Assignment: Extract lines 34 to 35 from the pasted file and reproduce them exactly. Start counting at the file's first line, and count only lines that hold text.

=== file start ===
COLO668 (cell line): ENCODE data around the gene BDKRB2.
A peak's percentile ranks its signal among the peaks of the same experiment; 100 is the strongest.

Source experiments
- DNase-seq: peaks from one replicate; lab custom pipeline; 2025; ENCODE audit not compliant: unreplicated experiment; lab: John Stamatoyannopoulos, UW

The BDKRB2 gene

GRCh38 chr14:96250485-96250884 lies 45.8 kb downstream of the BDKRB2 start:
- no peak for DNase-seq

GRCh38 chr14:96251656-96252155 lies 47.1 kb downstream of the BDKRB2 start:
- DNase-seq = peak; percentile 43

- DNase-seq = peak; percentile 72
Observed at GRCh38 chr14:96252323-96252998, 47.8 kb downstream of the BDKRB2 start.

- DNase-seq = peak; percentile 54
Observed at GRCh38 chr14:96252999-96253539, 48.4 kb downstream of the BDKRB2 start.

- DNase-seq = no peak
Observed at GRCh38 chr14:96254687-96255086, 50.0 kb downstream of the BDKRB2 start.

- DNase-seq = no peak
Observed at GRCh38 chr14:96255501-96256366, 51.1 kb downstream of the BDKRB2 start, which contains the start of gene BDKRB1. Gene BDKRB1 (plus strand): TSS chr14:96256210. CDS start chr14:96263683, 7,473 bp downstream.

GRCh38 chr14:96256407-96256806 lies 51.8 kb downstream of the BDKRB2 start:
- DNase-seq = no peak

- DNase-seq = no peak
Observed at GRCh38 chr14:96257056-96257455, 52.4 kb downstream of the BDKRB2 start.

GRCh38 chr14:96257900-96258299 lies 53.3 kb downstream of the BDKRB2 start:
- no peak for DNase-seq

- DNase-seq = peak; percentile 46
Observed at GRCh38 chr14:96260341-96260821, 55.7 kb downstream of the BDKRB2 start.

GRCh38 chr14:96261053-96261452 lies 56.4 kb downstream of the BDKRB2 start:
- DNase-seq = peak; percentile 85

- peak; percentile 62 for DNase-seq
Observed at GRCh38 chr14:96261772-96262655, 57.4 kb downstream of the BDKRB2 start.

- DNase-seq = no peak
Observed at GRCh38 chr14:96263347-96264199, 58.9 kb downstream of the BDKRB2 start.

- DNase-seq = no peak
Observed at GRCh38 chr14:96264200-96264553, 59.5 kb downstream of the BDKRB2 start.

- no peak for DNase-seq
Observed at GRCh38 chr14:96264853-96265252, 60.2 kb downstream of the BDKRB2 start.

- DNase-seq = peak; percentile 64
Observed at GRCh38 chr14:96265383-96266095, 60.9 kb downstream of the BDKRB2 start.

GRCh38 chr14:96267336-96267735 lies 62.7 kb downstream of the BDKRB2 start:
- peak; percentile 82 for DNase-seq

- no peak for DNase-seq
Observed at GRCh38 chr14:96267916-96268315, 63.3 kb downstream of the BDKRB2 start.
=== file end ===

- no peak for DNase-seq
Observed at GRCh38 chr14:96264853-96265252, 60.2 kb downstream of the BDKRB2 start.